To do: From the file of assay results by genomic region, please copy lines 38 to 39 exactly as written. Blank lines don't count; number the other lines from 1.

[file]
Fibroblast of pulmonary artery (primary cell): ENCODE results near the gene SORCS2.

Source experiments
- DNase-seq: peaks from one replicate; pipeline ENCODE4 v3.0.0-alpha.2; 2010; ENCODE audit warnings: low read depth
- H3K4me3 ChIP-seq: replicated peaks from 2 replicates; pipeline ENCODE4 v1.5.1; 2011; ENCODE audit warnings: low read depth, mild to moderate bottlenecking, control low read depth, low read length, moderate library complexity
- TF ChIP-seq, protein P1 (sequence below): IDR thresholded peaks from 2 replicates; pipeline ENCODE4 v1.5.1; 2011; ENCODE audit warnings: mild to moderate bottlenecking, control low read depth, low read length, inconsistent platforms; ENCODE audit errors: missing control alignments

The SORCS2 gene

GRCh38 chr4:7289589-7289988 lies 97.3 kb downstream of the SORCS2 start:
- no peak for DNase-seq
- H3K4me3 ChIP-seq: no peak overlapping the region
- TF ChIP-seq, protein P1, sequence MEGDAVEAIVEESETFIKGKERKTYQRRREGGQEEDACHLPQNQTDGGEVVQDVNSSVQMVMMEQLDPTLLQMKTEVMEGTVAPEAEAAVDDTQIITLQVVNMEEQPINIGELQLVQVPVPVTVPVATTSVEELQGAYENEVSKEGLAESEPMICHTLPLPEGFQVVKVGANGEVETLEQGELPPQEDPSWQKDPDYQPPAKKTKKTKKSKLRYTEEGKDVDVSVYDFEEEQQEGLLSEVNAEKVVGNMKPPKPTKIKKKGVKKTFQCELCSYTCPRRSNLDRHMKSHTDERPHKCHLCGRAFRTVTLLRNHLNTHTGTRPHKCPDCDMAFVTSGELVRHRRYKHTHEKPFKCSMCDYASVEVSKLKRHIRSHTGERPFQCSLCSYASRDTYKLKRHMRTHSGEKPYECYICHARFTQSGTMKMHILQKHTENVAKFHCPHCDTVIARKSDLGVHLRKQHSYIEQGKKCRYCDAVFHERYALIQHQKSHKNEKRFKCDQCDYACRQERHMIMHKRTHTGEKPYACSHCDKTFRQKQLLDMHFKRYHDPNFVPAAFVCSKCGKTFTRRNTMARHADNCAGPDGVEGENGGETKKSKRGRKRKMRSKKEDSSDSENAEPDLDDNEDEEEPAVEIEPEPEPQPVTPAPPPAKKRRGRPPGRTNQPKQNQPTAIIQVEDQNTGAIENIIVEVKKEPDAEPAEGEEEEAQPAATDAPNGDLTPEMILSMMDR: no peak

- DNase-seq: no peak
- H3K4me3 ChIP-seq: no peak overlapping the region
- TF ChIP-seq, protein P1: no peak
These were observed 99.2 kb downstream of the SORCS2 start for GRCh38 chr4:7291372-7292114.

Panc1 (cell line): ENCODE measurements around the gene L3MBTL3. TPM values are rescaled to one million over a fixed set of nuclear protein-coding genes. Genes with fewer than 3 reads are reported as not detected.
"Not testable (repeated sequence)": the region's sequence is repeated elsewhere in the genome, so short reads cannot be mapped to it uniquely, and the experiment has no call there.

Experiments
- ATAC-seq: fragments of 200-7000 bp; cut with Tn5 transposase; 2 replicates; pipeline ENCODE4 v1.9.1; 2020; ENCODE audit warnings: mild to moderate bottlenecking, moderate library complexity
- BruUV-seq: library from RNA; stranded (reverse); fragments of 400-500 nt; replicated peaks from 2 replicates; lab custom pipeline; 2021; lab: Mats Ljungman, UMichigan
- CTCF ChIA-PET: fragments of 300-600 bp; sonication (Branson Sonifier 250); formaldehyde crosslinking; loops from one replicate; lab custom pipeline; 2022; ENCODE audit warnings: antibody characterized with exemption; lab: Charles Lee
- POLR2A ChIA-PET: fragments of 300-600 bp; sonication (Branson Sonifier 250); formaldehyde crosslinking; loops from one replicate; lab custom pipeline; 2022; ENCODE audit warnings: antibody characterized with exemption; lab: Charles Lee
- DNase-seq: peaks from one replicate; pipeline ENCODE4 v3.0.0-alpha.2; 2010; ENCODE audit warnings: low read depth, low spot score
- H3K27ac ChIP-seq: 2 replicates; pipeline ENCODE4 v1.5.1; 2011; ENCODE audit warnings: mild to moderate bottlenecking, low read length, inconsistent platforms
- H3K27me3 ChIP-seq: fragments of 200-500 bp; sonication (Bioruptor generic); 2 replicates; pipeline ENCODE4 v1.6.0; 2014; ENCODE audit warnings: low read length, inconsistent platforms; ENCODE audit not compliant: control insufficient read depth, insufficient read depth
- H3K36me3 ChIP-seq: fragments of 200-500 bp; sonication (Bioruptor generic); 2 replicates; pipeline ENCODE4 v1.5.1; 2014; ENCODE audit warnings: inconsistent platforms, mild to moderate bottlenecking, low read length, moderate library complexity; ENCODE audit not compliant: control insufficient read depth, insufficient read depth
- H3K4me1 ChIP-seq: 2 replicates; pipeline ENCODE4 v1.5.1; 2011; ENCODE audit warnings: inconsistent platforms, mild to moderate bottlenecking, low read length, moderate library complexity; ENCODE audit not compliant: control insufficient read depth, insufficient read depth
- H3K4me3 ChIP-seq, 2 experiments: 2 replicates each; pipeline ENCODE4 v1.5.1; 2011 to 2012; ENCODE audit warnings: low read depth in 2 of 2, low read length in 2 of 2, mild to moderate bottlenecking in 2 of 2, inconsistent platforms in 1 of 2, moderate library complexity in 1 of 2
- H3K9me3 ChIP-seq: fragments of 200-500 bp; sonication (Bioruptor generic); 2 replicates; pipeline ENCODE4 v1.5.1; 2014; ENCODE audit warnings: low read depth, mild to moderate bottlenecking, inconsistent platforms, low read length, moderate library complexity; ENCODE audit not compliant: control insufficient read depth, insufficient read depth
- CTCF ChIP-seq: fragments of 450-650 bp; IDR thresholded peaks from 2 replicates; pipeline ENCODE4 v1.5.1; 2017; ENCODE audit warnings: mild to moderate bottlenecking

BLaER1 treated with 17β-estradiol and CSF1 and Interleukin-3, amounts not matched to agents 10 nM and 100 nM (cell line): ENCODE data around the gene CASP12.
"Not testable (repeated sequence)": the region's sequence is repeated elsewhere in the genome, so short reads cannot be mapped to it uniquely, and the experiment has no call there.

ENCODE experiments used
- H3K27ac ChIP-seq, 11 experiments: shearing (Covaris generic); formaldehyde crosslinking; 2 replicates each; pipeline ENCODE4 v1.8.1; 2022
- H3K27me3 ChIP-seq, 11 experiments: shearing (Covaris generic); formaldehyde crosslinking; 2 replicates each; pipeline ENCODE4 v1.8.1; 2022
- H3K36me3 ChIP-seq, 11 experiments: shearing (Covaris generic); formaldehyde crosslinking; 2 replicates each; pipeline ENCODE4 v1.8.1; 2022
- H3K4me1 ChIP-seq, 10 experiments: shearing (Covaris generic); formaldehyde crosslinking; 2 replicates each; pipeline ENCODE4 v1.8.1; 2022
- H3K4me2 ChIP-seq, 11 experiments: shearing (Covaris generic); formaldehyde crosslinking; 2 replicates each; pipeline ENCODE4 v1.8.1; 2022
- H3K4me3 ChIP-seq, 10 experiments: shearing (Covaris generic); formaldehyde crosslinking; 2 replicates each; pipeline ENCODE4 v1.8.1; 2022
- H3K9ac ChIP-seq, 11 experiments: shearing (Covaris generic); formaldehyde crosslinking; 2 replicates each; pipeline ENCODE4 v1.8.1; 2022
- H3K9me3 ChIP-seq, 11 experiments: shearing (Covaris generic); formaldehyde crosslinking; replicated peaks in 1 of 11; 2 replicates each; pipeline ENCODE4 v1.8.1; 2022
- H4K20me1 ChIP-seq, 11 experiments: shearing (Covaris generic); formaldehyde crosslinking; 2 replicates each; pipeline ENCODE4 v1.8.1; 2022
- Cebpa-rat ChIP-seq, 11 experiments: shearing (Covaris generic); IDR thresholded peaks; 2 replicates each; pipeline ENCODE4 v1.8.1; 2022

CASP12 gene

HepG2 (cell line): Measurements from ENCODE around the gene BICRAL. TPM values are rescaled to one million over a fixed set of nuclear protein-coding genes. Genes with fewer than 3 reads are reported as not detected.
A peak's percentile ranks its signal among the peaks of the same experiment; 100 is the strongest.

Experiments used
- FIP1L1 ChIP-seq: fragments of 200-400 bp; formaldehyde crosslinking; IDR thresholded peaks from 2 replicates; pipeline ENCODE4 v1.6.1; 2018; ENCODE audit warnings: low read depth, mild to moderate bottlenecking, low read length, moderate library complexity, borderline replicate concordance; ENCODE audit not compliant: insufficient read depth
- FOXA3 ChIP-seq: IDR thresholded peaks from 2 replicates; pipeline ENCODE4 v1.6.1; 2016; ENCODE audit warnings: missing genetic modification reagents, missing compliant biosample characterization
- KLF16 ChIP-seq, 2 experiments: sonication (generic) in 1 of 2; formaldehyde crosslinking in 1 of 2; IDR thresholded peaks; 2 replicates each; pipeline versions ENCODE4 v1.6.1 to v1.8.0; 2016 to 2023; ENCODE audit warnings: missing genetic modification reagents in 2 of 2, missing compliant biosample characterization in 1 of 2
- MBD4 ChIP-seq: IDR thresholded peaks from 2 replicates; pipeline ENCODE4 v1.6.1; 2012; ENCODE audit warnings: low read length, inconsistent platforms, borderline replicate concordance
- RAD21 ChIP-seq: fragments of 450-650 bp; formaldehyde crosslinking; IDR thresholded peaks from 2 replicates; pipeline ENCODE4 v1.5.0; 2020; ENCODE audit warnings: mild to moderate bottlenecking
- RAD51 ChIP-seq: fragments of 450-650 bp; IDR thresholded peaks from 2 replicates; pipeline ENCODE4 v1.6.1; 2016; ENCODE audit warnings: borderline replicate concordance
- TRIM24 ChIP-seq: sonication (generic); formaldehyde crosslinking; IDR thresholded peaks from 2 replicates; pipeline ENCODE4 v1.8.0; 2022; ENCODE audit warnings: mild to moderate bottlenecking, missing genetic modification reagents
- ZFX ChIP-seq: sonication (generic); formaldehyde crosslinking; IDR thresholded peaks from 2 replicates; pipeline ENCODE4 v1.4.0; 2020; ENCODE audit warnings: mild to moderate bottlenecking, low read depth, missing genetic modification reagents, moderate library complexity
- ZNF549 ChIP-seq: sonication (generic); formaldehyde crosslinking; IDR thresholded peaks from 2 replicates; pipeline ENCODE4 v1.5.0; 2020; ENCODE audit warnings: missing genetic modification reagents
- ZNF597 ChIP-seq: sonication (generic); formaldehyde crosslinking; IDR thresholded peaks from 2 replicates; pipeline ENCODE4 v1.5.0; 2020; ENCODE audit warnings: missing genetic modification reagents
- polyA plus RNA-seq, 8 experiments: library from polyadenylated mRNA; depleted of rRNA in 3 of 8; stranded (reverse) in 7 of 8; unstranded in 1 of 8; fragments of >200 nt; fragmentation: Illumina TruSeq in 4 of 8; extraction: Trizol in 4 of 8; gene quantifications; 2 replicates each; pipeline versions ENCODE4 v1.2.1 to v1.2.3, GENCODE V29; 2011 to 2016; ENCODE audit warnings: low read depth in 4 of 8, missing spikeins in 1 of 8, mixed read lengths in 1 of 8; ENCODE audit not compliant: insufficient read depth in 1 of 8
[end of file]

- H3K4me3 ChIP-seq, 10 experiments: shearing (Covaris generic); formaldehyde crosslinking; 2 replicates each; pipeline ENCODE4 v1.8.1; 2022
- H3K9ac ChIP-seq, 11 experiments: shearing (Covaris generic); formaldehyde crosslinking; 2 replicates each; pipeline ENCODE4 v1.8.1; 2022